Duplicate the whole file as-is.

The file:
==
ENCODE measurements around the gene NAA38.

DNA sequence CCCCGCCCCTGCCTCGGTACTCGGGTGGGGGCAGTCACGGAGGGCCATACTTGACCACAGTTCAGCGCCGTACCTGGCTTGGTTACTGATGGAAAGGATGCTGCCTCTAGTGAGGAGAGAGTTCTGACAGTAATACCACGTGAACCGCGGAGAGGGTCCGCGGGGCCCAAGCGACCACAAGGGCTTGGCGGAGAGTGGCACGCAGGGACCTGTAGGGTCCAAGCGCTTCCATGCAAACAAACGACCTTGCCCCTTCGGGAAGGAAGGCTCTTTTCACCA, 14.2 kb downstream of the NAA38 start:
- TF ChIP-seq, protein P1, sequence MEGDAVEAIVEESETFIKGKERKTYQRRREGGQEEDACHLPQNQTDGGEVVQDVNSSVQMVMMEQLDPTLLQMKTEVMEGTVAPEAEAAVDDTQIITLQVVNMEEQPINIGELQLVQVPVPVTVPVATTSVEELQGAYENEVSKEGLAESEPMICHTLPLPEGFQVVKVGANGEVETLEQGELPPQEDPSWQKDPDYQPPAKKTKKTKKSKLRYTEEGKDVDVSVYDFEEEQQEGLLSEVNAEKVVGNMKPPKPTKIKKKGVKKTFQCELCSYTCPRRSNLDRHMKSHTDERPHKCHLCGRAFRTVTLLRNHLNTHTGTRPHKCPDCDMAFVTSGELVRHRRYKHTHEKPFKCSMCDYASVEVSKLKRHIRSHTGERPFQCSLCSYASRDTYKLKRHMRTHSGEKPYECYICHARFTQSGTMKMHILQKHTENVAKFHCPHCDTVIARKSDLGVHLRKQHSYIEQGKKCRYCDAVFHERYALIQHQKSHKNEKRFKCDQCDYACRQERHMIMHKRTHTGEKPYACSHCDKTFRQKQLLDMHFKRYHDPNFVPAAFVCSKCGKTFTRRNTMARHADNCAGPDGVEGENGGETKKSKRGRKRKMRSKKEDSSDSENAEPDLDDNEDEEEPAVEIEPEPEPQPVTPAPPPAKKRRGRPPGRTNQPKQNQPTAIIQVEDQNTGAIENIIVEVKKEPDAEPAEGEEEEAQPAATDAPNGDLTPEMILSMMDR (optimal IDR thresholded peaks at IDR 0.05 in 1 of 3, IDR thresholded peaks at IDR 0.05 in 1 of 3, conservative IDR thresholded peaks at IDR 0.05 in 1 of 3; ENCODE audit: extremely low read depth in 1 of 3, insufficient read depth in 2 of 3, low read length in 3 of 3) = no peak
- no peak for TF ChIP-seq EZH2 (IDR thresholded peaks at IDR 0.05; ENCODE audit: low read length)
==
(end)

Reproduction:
ENCODE measurements around the gene NAA38.

DNA sequence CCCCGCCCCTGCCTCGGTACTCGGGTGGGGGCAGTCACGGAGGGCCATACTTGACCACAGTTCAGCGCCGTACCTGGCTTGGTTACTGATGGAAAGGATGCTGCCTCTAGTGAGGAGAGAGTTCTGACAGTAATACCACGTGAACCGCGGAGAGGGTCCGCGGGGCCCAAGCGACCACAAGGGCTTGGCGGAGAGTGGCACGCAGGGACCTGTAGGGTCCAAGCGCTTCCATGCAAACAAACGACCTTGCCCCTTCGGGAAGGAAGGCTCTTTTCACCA, 14.2 kb downstream of the NAA38 start:
- TF ChIP-seq, protein P1, sequence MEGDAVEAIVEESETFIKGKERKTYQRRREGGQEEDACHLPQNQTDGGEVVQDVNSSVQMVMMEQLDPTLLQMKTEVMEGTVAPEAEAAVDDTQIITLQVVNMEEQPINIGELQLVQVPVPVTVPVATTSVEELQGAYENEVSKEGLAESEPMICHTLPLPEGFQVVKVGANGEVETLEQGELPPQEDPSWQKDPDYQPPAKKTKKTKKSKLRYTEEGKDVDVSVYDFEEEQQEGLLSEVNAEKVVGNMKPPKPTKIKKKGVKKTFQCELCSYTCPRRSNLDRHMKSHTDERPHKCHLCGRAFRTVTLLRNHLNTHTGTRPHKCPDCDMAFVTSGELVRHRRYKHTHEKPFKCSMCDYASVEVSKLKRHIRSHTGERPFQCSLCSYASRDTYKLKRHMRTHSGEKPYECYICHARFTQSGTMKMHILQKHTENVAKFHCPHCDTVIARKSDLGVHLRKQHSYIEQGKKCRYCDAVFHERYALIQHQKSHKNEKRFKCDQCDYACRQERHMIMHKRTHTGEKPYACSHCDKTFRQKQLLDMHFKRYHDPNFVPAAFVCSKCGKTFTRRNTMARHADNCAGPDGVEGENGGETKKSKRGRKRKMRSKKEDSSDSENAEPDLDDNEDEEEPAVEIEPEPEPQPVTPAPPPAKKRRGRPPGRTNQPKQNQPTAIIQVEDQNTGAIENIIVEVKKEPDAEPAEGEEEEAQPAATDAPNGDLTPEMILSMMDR (optimal IDR thresholded peaks at IDR 0.05 in 1 of 3, IDR thresholded peaks at IDR 0.05 in 1 of 3, conservative IDR thresholded peaks at IDR 0.05 in 1 of 3; ENCODE audit: extremely low read depth in 1 of 3, insufficient read depth in 2 of 3, low read length in 3 of 3) = no peak
- no peak for TF ChIP-seq EZH2 (IDR thresholded peaks at IDR 0.05; ENCODE audit: low read length)